SUKMA or Malaysian Games was completed over a month ago. The biennial sports meet, hosted by Perak, featured twelve cycling events: cross country, downhill, BMX, individual time trial, mass start, criterium, individual pursuit, sprint, keirin, 500m and 1000m time trial, scratch race, and team pursuit. All thirteen states, Federal Territories and Brunei took part.
What’s the big deal about SUKMA?
It is the pinnacle of Malaysian sports development (21 years old & under). At SUKMA, you get a glimpse into our country’s sporting future. You see the up and coming talents to be selected to be part of SUKMA is a big deal, to win a medal is an even bigger deal. The best of Malaysia are put through a two-week test, and the best rise to the top.
What was it like to prepare for SUKMA?
Depending on the periodization plan, I’ve seen teams riding 1000km (about 30 hours a week), or over 4 hours per day. To be medal contenders, cyclists need at least 16 to 25 hours a week in a combination of strength workouts in the gym, indoor ergo sessions, time in the velodrome and on the road. They expend 12,000 to 20,000 calories a week, almost double that of a sedentary middle-aged man.
An athlete’s itinerary can look like this:
Many stick to a routine like this for many months. They choose to skip parties, family gatherings because they need to sleep early or the activities clash with the training schedule. School grades may dip. They see their coaches and teammates more than their family. Not many can stomach such a monastic lifestyle, but they learn a great cause requires a great sacrifice; and the greater the gain they desire, the greater the pain they must endure.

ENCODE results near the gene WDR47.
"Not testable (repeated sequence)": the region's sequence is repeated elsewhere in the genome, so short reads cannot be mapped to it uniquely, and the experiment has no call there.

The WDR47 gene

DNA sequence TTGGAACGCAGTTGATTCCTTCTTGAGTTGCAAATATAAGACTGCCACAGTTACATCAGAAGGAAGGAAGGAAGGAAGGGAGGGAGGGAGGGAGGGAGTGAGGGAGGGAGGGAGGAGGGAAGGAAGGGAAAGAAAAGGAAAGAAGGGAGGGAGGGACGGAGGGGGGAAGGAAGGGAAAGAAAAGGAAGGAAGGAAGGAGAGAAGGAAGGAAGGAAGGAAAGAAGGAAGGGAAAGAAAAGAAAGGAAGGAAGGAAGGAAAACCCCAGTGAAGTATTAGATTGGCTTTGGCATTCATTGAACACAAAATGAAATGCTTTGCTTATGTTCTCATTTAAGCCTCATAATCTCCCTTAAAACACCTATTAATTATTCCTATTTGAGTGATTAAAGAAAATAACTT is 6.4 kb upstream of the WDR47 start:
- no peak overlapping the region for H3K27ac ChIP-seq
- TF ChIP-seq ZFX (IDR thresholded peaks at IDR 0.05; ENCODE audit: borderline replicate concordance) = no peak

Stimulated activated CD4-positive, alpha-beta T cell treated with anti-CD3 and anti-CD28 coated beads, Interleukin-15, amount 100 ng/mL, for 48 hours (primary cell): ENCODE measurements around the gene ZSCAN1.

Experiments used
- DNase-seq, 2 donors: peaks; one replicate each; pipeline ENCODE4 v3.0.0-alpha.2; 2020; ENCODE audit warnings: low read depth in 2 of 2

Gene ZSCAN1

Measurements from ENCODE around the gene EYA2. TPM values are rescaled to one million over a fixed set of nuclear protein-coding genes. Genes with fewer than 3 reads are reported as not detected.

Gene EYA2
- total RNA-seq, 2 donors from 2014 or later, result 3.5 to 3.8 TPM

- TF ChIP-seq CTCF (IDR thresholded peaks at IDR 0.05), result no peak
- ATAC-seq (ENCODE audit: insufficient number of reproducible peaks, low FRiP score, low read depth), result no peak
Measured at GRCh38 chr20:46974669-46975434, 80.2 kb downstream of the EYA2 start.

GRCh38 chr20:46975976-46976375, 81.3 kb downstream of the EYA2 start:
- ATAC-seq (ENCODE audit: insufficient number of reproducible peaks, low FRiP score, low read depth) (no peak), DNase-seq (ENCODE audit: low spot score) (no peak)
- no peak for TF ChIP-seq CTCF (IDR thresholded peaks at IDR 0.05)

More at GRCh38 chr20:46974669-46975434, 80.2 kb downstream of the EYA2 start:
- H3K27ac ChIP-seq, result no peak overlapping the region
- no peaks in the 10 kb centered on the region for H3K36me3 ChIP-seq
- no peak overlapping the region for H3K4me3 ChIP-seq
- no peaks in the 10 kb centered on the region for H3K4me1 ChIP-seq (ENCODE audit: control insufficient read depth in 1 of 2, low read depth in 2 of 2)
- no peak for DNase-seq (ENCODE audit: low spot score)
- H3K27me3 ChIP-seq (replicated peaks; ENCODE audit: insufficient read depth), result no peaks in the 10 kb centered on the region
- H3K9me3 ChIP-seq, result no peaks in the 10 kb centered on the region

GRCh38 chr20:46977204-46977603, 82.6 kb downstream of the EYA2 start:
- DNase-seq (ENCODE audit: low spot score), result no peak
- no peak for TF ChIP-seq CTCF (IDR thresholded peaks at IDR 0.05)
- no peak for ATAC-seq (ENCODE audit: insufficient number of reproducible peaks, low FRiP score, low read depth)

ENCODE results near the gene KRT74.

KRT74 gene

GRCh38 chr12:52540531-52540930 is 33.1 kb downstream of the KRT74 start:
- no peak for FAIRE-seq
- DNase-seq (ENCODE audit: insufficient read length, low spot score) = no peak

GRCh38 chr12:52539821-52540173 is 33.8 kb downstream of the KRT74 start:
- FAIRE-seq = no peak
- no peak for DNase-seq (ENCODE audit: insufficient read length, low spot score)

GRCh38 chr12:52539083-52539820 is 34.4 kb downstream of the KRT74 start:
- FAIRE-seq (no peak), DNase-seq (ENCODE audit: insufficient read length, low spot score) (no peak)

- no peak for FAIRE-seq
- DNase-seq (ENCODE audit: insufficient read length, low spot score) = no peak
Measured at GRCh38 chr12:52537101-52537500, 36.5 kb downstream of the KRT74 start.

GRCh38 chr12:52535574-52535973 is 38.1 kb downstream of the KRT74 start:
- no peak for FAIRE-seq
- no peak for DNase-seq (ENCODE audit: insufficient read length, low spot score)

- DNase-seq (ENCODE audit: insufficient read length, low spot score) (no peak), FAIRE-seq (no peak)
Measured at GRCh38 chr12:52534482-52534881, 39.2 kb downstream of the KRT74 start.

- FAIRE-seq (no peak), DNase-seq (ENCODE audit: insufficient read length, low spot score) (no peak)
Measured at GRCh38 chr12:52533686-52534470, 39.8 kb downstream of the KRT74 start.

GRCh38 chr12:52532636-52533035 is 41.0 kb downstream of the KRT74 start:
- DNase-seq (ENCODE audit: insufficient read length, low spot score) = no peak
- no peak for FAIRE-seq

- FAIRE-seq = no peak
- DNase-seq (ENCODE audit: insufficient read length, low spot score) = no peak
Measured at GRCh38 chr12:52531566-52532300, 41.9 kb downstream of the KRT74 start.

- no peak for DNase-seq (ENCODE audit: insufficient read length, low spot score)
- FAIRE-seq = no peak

In the qualifying round of Team Pursuit, Sabah did our worst run ever. We made every mistake in the book. The good news was we still qualified for bronze medal duel against Perak. At our post-race team meeting, the kids told me, “Coach, we have discussed amongst ourselves and here are the things we need to change for tomorrow’s race.” Right there, that’s ownership of the vision, reflection, critical thinking, and teamwork from the athletes. At that instance, I felt I had succeeded in my job even if we didn’t win. My bosses, of course, want nothing less than a medal, and we delivered.
We made history winning our state’s first ever medal in Team Pursuit. “Is it worth it?” I asked the boys. The hypebeasts can flaunt a pair of RM10,000 Yeezy Boost on Instagram, but no money can buy the SUKMA medal hanging on our necks or the collective experience of prevailing in a David vs Goliath struggle.
Not everyone who sacrificed won a medal. The sting of a disappointment is just as real as the euphoria of a win. As a coach, my heart goes first to those who are hurting. The parent in me want to remove the pain, but the coach in me knows pain is necessary to forge resolve and resolute. A hug, an assurance of support and unconditional love to let them know I am their coach – in defeat or victory. I ain’t going anywhere.
A wise coach taught me, “You either win or you learn. If you’ve learned something, then you have not lost.” To all who competed at SUKMA 2018, well done. Whether you had won or learned, I pray the experiences will prepare you not just for the next bike race, but for the race of your life.
About the Author
Louis is a certified UCI level 2 coach working full time for Sabah Sports Council. He is a firm believer in science and data collection in sports. When he is not coaching, he tries to catch up on sleep, read a book or binge watch TV series.
He can be reached at:
email address: firstname.lastname@example.org